“With mortgage rates still low and the expansion of the tax credit  to trade-up buyers, we could see significant inventory — both new and  ‘shadow inventory’ — hit the market during the next four to six months,” says  Pete Flint, CEO at “Inventory  levels this quarter are poised to be atypical of a normal real estate market,  which could create tremendous pressure on sellers to price their homes competitively and move their property before the tax credit expires on April 30th.”
“The real concern is not that a shadow inventory exists, instead the  question is what will be done with these millions of homes,” says Jim  Saccacio, Chairman and CEO at, the nation’s biggest source of foreclosure listings and information. “If  lenders sell off their inventory over time on a controlled basis then local  home prices will be supported. However, if lenders suddenly dump massive numbers  of foreclosed properties then the result will be substantially reduced home  values for everyone.”
The shadow inventory is generally seen as including delinquent and foreclosed  properties, but the definition should be expanded to include other real estate  as well.

Option ARMs typically have five- to 10-year “start” periods during which time borrowers can make monthly payments that do not even cover interest  costs. Those unpaid interest costs — so-called “negative amortization” — are  added to the loan balance. When the loan balance reaches 110 percent to 125  percent of the original mortgage amount, the loan is then immediately “re-cast” so  that monthly payments increase to a level where the mortgage becomes self-amortizing  over the remaining loan term. In many cases re-casting will happen in less  than five years and will increase monthly mortgage costs by 50 percent or more.

Many option ARMs which are now current will be re-cast in 2010 and 2011, a process which will increase the total number of delinquent and foreclosed homes — and  thus the shadow inventory.

In addition to option ARM borrowers, the shadow inventory will also grow as unemployment levels rise. Borrowers who today are solvent and on time with  their mortgage payments could soon be at risk of foreclosure if they lose their jobs.The official unemployment rate now hovers close to 10 percent, a rate which is likely to increase in 2010.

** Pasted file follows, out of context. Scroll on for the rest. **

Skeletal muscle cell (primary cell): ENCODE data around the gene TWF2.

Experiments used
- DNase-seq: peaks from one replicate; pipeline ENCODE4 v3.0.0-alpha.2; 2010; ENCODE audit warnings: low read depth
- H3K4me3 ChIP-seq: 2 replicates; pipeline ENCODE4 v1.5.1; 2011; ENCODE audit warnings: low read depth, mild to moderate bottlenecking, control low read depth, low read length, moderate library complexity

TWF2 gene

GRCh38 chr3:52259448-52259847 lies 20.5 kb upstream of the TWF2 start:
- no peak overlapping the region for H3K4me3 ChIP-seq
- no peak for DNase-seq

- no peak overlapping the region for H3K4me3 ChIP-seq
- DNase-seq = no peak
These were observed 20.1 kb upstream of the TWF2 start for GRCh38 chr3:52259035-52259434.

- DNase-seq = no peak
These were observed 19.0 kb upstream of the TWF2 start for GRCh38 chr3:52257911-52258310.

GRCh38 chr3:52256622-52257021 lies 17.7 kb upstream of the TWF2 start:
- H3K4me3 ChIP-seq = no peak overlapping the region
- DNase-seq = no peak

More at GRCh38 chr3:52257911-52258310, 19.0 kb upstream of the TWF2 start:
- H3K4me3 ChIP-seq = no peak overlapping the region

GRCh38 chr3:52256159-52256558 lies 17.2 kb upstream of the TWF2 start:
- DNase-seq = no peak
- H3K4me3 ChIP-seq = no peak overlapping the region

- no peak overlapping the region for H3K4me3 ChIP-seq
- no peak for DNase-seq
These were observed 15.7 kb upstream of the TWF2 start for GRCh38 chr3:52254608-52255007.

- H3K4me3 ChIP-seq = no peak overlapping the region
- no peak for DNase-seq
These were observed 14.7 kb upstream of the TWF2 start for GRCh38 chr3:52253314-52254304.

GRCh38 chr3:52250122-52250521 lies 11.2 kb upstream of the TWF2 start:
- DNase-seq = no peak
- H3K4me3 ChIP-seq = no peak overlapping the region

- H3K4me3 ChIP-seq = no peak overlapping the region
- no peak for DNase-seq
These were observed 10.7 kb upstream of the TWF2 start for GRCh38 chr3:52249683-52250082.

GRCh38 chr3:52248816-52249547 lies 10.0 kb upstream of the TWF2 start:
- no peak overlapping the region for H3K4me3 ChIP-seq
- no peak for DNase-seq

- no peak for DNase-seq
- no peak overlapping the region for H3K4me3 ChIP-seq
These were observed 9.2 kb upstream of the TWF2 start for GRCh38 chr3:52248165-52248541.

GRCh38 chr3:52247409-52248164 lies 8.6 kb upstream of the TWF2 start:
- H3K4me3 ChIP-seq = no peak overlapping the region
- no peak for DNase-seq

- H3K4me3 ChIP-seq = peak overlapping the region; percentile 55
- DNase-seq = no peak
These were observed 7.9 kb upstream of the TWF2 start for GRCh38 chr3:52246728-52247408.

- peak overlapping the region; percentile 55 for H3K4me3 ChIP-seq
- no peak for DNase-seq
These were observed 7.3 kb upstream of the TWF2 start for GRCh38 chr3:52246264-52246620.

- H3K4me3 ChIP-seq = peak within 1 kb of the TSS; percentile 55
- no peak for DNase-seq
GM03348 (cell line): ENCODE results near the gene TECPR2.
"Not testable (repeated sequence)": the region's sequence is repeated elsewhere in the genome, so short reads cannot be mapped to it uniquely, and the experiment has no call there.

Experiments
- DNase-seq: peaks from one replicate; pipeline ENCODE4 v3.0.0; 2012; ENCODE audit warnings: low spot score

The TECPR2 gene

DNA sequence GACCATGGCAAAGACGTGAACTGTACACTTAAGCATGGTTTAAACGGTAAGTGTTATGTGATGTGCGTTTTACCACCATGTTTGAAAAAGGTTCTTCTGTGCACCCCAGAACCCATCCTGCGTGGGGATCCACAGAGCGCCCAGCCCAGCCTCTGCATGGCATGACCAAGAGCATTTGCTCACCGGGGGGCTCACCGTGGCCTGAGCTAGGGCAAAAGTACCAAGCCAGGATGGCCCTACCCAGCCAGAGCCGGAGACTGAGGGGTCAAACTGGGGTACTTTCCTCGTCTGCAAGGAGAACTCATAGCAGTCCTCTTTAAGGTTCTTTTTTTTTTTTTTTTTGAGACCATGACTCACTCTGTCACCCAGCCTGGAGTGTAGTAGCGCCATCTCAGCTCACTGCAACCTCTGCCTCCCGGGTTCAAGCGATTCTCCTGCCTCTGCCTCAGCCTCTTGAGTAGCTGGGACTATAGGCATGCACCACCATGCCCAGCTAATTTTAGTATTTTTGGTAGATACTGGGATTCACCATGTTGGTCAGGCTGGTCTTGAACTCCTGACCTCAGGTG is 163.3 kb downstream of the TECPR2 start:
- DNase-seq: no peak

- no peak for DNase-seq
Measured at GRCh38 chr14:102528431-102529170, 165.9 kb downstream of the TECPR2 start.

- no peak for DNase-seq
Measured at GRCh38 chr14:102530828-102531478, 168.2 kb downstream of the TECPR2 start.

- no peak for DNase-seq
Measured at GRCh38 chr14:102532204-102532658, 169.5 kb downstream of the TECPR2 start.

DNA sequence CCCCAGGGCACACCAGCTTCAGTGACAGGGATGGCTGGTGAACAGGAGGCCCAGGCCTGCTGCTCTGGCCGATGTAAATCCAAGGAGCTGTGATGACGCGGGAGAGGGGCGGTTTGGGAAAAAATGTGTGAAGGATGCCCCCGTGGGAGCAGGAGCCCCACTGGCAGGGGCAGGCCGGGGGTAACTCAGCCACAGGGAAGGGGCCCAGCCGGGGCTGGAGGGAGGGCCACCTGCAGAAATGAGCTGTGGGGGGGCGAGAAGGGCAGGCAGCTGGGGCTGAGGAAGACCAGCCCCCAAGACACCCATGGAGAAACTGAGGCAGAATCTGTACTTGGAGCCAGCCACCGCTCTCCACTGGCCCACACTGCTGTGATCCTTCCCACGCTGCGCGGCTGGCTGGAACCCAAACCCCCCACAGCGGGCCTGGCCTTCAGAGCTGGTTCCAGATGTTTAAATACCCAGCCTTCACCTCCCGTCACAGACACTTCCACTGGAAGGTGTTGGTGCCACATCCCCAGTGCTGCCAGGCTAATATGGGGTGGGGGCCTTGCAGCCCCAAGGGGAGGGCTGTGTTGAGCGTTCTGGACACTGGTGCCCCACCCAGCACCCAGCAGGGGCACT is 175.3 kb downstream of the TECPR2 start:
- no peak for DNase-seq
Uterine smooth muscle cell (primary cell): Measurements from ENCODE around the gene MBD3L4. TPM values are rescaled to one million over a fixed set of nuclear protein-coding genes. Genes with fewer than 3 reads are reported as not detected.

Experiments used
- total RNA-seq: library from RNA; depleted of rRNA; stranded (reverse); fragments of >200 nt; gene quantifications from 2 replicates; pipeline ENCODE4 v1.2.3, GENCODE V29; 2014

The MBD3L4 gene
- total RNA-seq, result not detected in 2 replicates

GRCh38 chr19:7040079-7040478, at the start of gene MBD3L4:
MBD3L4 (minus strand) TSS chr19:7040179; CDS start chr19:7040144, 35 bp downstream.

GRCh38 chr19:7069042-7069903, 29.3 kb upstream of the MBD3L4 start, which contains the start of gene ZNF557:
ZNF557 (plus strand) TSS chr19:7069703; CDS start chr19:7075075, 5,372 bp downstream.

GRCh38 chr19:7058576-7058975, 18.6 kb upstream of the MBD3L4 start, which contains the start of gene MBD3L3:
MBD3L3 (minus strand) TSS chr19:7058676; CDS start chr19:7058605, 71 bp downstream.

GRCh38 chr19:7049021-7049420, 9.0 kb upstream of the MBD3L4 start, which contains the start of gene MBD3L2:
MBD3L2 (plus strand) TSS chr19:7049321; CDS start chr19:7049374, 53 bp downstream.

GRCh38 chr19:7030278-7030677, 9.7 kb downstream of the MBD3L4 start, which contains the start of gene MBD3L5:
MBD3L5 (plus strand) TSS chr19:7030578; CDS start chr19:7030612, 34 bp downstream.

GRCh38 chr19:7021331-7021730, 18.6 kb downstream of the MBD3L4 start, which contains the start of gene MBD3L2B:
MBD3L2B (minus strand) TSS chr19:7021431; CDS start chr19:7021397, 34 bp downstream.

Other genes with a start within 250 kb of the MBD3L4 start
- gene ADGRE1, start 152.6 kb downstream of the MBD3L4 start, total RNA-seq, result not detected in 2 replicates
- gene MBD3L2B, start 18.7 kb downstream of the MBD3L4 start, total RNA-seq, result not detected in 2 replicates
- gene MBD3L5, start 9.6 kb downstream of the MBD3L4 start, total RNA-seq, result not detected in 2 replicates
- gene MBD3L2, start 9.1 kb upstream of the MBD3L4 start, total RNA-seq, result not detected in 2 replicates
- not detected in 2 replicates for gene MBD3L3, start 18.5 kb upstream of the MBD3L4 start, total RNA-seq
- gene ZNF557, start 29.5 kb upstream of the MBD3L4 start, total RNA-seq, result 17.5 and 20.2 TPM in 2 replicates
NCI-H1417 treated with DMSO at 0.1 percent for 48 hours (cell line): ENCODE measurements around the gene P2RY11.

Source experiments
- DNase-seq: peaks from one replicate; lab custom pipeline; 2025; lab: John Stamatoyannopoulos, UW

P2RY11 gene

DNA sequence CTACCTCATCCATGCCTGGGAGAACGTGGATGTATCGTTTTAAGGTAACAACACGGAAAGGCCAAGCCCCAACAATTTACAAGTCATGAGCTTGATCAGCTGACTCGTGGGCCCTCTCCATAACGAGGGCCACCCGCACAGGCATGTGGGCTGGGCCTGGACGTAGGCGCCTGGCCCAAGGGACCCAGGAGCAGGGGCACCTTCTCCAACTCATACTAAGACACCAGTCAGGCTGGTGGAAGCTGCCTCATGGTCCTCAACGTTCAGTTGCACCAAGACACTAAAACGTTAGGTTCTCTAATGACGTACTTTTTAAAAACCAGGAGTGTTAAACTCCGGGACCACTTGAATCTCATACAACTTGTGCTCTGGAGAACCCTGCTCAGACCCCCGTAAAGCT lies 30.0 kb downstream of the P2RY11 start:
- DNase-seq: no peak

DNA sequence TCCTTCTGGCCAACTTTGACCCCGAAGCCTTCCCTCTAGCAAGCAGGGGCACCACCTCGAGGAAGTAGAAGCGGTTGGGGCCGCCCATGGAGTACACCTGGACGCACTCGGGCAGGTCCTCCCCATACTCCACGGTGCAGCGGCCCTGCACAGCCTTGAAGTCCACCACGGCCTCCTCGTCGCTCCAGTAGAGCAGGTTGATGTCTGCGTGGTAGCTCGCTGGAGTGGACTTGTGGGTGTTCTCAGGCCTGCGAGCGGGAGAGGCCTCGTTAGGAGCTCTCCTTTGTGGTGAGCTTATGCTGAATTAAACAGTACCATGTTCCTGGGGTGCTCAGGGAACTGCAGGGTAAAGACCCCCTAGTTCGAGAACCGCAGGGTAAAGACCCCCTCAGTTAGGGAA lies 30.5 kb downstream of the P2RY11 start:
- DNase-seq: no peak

Take the usual definition of the shadow inventory, add to it option ARM borrowers  and those who face unemployment, and then we’re looking at large numbers of  additional homes that can reasonably be seen as both distressed and unsold — if  not now, then during the next year or two.

How Bad?
While a large and growing shadow inventory is troubling, it may be that the situation is less threatening then it seems.

Lenders have large shadow inventories precisely because it’s to their advantage  to hold impaired assets rather than sell at bargain-basement prices. A mortgage  officially valued with an accounting wink at $300,000 is far better from a  management and shareholder perspective than a foreclosure sale that produces  a real price of $225,000 or even $295,000 and shows up in company ledgers as an outright loss.

Because lenders, mortgage insurers and investors have big financial incentives to keep excess inventory off the market, they’re developing alternatives to selling. For instance, Fannie Mae has introduced a program that allows troubled homeowners to transfer title back to the company, avoid foreclosure and then remain at the property as renters.

Under the “deed for lease” program distressed homes do not show  up as foreclosures on Fannie Mae books while owners avoid the financial and  psychological damage of a forced move. Because Fannie Mae is getting a monthly income and has no maintenance or insurance costs for an empty house it also  has no incentive to sell rented properties at a loss. With sale and lease-back deals the company can wait months and years for local economies to return.

“The Fannie Mae concept may well be adopted by other lenders,” says  RealtyTrac’s Saccacio. “If so it will be possible to have both an expanding  shadow inventory and yet not materially increase the supply of distressed properties actively for sale. That’s an approach which is very much in the public interest.”
  Peter G. Miller is syndicated in more than 100 newspapers and operates the  consumer real estate site,